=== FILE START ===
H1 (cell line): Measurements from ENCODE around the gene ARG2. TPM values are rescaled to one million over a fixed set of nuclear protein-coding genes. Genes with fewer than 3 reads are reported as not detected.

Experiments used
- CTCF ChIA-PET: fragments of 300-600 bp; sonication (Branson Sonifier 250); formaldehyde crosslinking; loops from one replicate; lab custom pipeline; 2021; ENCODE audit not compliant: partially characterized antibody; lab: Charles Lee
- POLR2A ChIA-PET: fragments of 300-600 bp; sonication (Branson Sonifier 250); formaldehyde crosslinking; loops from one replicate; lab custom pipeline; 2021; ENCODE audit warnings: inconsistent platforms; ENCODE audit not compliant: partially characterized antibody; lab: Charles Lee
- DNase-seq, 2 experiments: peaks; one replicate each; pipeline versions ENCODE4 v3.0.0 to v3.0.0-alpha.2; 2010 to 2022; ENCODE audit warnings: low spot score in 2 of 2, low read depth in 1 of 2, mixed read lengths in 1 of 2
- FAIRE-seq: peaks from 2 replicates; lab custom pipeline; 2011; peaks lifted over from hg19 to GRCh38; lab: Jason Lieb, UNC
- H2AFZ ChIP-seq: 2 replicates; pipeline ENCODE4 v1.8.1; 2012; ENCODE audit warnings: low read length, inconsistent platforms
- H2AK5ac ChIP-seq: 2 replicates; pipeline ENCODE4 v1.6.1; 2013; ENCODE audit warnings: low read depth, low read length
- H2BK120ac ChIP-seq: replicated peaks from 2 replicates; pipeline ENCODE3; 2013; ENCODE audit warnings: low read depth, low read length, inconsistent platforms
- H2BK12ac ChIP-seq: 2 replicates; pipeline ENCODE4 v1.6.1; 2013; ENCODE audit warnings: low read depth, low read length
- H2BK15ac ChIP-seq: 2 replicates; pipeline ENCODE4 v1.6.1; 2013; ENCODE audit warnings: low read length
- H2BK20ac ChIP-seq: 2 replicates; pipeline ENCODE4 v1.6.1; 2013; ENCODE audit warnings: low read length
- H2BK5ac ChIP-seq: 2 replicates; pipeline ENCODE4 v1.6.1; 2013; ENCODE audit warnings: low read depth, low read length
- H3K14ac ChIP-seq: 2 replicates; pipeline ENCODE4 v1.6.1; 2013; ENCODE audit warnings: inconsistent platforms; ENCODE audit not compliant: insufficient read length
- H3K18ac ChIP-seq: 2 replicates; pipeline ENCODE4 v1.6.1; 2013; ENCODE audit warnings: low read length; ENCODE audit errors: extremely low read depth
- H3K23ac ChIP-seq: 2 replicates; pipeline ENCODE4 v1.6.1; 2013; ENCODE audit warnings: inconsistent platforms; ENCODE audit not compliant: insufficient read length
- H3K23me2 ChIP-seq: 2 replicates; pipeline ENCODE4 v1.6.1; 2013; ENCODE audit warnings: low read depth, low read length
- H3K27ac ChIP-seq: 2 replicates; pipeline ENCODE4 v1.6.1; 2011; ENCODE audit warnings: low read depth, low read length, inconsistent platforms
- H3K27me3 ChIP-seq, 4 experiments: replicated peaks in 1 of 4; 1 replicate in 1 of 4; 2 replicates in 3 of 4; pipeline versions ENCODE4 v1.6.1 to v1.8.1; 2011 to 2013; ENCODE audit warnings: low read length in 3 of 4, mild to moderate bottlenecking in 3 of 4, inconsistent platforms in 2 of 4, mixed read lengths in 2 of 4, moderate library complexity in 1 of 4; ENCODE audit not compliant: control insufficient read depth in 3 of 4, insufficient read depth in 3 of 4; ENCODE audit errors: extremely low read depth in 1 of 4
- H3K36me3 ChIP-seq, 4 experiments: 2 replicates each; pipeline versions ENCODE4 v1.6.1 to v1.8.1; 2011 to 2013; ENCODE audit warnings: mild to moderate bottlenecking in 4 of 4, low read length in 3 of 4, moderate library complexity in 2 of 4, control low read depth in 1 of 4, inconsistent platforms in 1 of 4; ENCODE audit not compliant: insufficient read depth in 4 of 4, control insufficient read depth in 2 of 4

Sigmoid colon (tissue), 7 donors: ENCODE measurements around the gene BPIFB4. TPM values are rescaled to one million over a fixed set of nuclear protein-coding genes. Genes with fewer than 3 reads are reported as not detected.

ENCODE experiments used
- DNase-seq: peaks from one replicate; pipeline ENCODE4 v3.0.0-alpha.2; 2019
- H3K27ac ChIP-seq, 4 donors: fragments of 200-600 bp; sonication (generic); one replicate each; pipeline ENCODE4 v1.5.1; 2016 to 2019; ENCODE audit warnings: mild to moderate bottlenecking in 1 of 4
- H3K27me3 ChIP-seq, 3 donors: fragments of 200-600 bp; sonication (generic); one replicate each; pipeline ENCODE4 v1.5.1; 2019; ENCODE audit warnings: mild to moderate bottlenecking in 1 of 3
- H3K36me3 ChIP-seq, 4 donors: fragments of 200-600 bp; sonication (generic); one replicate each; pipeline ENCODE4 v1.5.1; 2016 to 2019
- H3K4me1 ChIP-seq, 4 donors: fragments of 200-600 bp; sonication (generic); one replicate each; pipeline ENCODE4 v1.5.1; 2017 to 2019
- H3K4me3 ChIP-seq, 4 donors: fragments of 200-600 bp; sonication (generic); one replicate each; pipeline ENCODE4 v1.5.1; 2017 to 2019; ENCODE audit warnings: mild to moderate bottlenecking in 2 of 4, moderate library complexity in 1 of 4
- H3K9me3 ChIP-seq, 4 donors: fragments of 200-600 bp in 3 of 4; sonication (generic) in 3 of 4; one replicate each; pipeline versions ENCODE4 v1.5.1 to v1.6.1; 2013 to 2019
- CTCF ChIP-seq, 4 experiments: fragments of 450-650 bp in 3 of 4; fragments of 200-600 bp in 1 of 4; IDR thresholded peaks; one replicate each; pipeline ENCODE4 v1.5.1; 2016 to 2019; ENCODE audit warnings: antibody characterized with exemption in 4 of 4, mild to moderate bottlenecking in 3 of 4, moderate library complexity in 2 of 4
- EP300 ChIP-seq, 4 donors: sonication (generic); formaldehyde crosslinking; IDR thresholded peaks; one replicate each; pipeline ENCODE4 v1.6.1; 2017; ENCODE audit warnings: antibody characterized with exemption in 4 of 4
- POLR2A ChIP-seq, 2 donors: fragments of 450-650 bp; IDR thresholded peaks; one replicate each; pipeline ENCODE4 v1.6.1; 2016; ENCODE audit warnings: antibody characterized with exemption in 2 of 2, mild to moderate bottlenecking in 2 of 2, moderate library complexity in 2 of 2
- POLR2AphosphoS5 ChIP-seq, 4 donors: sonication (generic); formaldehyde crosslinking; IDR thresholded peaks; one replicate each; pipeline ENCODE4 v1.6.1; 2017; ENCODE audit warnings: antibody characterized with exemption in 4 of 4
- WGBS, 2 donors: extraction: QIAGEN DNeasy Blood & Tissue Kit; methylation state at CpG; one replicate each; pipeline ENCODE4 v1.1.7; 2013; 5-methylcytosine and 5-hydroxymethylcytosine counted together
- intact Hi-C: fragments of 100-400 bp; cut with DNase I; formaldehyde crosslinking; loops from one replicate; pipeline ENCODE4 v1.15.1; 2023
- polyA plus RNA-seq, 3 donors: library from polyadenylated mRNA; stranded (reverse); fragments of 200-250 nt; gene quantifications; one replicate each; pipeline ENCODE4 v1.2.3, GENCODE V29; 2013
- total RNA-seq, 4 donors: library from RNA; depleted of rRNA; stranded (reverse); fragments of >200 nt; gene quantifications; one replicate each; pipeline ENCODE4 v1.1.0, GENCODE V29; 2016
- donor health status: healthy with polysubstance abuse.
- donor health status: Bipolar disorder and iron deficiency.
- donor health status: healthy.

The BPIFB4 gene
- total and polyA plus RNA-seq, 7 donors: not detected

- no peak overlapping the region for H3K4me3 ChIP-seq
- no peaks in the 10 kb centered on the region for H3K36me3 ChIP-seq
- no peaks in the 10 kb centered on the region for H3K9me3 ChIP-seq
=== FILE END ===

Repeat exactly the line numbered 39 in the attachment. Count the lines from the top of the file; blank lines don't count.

- donor health status: Bipolar disorder and iron deficiency.